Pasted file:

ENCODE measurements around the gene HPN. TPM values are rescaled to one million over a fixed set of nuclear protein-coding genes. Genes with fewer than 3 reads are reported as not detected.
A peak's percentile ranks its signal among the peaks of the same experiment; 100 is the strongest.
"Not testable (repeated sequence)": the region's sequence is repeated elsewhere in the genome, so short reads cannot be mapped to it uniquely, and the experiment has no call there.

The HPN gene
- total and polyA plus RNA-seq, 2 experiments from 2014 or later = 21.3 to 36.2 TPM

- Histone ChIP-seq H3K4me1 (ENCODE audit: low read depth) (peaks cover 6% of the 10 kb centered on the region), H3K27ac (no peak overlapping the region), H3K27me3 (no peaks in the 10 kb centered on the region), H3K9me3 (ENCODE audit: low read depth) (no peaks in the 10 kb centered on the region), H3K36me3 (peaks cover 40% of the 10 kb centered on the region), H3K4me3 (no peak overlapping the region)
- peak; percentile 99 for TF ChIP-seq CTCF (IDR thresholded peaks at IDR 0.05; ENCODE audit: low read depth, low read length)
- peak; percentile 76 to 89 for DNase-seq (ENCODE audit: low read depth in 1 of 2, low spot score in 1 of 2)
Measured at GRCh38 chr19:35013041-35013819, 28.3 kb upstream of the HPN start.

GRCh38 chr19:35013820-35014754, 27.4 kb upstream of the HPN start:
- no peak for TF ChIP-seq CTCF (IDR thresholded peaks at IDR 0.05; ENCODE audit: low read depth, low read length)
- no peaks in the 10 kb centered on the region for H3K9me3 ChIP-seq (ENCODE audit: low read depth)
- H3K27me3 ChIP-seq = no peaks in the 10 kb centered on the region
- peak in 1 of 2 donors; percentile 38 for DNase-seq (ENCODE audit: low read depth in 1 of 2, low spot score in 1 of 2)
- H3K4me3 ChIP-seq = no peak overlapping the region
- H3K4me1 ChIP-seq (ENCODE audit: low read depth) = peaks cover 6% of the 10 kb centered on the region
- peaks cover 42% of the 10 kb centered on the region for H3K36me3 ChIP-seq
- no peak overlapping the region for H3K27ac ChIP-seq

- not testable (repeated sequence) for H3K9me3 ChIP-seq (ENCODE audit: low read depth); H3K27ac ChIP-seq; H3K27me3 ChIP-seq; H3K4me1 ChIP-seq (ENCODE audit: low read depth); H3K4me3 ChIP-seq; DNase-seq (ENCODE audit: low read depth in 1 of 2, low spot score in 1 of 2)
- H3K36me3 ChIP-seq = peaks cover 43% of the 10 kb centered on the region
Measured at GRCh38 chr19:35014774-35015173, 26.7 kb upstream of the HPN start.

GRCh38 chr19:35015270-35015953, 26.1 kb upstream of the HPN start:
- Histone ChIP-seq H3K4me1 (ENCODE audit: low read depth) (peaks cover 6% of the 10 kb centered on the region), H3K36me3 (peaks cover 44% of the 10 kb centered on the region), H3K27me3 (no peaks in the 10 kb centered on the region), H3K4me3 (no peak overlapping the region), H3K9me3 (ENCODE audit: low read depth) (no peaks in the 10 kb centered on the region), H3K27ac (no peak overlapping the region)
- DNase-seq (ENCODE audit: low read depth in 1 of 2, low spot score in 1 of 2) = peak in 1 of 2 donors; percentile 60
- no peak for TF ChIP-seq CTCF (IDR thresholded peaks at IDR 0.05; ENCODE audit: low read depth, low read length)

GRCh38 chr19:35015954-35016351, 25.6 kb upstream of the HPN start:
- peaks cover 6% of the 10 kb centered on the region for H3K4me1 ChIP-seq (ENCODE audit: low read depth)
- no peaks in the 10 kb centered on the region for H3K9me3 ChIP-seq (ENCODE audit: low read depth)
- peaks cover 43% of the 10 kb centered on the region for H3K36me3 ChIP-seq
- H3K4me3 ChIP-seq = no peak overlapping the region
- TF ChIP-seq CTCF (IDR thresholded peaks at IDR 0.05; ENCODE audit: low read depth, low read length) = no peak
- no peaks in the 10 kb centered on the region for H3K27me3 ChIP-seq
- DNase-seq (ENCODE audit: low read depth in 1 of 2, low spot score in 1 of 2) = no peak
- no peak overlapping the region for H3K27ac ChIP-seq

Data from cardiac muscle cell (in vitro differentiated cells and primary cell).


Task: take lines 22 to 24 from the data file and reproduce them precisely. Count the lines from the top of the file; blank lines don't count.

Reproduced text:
GRCh38 chr19:35015270-35015953, 26.1 kb upstream of the HPN start:
- Histone ChIP-seq H3K4me1 (ENCODE audit: low read depth) (peaks cover 6% of the 10 kb centered on the region), H3K36me3 (peaks cover 44% of the 10 kb centered on the region), H3K27me3 (no peaks in the 10 kb centered on the region), H3K4me3 (no peak overlapping the region), H3K9me3 (ENCODE audit: low read depth) (no peaks in the 10 kb centered on the region), H3K27ac (no peak overlapping the region)
- DNase-seq (ENCODE audit: low read depth in 1 of 2, low spot score in 1 of 2) = peak in 1 of 2 donors; percentile 60